Paul Krugman Loves Him Some Keynes


On NPR today, Paul Krugman gave an interview and talked about how the US is experiencing more than just a difficult recession but instead he equated the current US economic situation to the Great Depression.  The two paragraphs below from the NPR story are the only words I heard from Krugman today that I agreed with.

“Krugman says he uses the term depression to describe today’s economy because “it’s qualitatively similar to the Great Depression.” He tells NPR’s Robert Siegel, “It is a sustained period of really lousy economic performance and an enormous amount of suffering.”

“Krugman worries that we’re becoming accustomed to this reality. “We’ve kind of settled into the notion that this is the new normal,” he says. “But it shouldn’t be. And it’s not something we should accept.”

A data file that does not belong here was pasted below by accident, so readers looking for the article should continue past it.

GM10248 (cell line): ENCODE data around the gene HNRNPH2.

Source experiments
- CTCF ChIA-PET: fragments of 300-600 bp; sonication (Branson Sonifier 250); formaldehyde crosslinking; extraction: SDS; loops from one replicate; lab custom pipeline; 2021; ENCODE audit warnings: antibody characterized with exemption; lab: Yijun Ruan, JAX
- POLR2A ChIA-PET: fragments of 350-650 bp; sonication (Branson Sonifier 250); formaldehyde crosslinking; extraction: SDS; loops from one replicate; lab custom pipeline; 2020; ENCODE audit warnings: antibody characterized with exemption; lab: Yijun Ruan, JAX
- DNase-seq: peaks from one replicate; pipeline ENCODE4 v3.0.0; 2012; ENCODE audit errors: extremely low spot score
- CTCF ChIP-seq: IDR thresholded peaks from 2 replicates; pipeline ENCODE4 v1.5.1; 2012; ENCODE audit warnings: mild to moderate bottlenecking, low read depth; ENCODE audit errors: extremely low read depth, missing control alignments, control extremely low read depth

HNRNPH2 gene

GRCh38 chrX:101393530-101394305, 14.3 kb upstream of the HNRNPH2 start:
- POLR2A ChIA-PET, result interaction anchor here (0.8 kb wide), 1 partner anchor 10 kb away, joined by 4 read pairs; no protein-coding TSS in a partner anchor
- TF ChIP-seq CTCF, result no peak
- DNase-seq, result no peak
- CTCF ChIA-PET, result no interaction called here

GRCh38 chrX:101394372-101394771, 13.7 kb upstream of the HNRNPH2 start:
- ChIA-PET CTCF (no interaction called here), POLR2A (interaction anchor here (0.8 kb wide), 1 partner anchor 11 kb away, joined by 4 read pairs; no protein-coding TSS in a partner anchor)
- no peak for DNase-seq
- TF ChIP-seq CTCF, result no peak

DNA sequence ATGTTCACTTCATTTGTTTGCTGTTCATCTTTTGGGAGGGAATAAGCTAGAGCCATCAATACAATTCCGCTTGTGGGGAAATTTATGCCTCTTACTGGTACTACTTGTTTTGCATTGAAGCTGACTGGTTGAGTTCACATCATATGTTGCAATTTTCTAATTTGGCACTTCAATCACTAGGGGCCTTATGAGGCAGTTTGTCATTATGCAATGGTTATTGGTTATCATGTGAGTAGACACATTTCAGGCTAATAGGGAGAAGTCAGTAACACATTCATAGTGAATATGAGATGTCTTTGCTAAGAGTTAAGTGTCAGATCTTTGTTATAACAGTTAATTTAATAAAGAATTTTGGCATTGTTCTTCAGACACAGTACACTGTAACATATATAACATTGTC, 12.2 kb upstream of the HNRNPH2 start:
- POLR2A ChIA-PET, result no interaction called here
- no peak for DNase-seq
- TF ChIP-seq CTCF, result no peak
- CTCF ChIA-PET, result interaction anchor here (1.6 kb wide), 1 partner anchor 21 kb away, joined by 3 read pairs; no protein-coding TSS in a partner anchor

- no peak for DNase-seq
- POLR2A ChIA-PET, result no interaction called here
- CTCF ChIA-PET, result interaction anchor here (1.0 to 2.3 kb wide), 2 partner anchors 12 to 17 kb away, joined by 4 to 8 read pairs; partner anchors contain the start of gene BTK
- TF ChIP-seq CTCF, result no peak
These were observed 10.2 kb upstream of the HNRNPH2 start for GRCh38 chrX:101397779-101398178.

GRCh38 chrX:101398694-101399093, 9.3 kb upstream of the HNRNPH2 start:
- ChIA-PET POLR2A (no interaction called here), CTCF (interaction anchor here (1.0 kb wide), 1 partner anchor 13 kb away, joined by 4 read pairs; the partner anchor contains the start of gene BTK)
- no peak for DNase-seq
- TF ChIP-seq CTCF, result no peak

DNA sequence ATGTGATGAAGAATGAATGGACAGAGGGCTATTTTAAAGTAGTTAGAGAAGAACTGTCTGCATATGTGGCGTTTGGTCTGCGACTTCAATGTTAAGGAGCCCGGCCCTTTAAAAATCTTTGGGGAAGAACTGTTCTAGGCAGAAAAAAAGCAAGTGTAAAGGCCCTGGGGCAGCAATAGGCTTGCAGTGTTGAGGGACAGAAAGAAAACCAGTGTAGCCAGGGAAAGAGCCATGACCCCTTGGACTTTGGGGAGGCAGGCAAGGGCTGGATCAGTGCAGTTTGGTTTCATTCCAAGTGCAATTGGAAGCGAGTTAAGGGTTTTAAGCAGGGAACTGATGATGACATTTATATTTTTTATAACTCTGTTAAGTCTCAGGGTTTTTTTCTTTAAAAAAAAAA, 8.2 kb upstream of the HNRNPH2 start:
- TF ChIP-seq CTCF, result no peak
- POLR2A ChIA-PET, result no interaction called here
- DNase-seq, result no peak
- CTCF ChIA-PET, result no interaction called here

We are indeed in a period of lousy economic growth and we should not accept these current conditions as the new normal but instead call on our American exceptionalism to strive to do better.

The rest of the interview has Krugman channeling the spirit of John Maynard Keynes and saying the government isn’t spending enough.  Some pertinent quotes from the NPR interview are below with emphasis mine.

But now we know what works, says Krugman. Which is why he became so frustrated when Democrats pushed through a stimulus package he believed was far too small. “I, among other people, was screaming at the time, tearing my hair out very publicly in the Times,” he says. “We had an epochal financial shock … and we responded to it with a policy that was really quite modest — that was not nearly enough to offset that shock.”

Krugman thinks the 2009 American Recovery and Reinvestment Act that ran up our debt by another $787 billion wasn’t enough.  Remember that Obama’s economic advisors told him that this stimulus was needed to keep the unemployment rate below 8.0% and we all know how well that worked out.   It’s hard to understand how doubling down on failure would have improved our situation but that is what Krugman is saying.